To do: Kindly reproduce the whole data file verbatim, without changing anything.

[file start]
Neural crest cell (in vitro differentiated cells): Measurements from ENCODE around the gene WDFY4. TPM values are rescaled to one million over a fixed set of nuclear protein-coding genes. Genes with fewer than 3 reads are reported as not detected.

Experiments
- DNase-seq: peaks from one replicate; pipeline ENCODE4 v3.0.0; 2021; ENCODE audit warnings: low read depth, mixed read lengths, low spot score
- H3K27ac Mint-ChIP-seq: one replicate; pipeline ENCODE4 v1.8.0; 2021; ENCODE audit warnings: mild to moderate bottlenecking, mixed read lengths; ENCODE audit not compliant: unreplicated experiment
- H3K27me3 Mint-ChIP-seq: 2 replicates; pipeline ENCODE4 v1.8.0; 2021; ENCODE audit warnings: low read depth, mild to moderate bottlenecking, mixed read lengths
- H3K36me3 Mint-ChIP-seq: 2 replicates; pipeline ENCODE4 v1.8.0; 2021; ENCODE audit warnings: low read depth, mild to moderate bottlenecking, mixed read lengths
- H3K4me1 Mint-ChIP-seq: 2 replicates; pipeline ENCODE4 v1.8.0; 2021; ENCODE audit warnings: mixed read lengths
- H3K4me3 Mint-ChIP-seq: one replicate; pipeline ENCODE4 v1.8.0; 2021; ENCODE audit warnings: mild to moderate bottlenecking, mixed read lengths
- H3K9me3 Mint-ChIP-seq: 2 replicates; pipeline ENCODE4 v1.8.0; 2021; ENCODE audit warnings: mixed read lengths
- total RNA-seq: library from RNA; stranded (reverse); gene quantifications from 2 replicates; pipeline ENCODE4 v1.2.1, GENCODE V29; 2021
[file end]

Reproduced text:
Neural crest cell (in vitro differentiated cells): Measurements from ENCODE around the gene WDFY4. TPM values are rescaled to one million over a fixed set of nuclear protein-coding genes. Genes with fewer than 3 reads are reported as not detected.

Experiments
- DNase-seq: peaks from one replicate; pipeline ENCODE4 v3.0.0; 2021; ENCODE audit warnings: low read depth, mixed read lengths, low spot score
- H3K27ac Mint-ChIP-seq: one replicate; pipeline ENCODE4 v1.8.0; 2021; ENCODE audit warnings: mild to moderate bottlenecking, mixed read lengths; ENCODE audit not compliant: unreplicated experiment
- H3K27me3 Mint-ChIP-seq: 2 replicates; pipeline ENCODE4 v1.8.0; 2021; ENCODE audit warnings: low read depth, mild to moderate bottlenecking, mixed read lengths
- H3K36me3 Mint-ChIP-seq: 2 replicates; pipeline ENCODE4 v1.8.0; 2021; ENCODE audit warnings: low read depth, mild to moderate bottlenecking, mixed read lengths
- H3K4me1 Mint-ChIP-seq: 2 replicates; pipeline ENCODE4 v1.8.0; 2021; ENCODE audit warnings: mixed read lengths
- H3K4me3 Mint-ChIP-seq: one replicate; pipeline ENCODE4 v1.8.0; 2021; ENCODE audit warnings: mild to moderate bottlenecking, mixed read lengths
- H3K9me3 Mint-ChIP-seq: 2 replicates; pipeline ENCODE4 v1.8.0; 2021; ENCODE audit warnings: mixed read lengths
- total RNA-seq: library from RNA; stranded (reverse); gene quantifications from 2 replicates; pipeline ENCODE4 v1.2.1, GENCODE V29; 2021